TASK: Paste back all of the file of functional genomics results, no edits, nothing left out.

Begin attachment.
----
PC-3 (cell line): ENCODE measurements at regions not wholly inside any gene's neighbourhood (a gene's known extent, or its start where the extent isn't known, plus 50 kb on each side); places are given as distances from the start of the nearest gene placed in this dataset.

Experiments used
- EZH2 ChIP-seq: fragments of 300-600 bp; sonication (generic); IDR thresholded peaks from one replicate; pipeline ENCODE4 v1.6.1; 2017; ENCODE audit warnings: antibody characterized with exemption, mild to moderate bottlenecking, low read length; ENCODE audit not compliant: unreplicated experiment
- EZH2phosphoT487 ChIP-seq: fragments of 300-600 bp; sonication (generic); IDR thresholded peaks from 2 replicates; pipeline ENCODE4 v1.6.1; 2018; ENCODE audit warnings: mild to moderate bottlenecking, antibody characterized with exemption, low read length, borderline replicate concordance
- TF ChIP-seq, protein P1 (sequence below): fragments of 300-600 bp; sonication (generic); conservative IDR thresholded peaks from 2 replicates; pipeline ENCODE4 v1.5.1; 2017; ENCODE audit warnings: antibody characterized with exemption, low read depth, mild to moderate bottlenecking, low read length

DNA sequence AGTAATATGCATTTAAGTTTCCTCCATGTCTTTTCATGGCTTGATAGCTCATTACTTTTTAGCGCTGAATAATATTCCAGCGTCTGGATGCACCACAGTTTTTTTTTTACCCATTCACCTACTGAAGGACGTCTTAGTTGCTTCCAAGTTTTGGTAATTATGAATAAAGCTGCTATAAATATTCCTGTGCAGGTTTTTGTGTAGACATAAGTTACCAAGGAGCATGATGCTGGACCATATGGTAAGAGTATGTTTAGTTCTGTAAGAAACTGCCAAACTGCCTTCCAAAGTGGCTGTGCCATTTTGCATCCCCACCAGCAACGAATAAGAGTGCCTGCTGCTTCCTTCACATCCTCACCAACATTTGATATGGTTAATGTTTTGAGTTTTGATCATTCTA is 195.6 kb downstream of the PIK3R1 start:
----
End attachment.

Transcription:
PC-3 (cell line): ENCODE measurements at regions not wholly inside any gene's neighbourhood (a gene's known extent, or its start where the extent isn't known, plus 50 kb on each side); places are given as distances from the start of the nearest gene placed in this dataset.

Experiments used
- EZH2 ChIP-seq: fragments of 300-600 bp; sonication (generic); IDR thresholded peaks from one replicate; pipeline ENCODE4 v1.6.1; 2017; ENCODE audit warnings: antibody characterized with exemption, mild to moderate bottlenecking, low read length; ENCODE audit not compliant: unreplicated experiment
- EZH2phosphoT487 ChIP-seq: fragments of 300-600 bp; sonication (generic); IDR thresholded peaks from 2 replicates; pipeline ENCODE4 v1.6.1; 2018; ENCODE audit warnings: mild to moderate bottlenecking, antibody characterized with exemption, low read length, borderline replicate concordance
- TF ChIP-seq, protein P1 (sequence below): fragments of 300-600 bp; sonication (generic); conservative IDR thresholded peaks from 2 replicates; pipeline ENCODE4 v1.5.1; 2017; ENCODE audit warnings: antibody characterized with exemption, low read depth, mild to moderate bottlenecking, low read length

DNA sequence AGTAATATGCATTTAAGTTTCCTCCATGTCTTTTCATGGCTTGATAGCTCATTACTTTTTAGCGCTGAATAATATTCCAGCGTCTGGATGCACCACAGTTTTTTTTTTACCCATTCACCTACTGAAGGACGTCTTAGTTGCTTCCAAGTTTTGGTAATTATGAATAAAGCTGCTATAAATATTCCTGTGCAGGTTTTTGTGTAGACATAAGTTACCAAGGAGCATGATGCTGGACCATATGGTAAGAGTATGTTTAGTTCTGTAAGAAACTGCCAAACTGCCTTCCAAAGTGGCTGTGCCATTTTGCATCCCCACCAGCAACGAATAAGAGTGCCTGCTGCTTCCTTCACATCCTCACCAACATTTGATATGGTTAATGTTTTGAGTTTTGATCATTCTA is 195.6 kb downstream of the PIK3R1 start: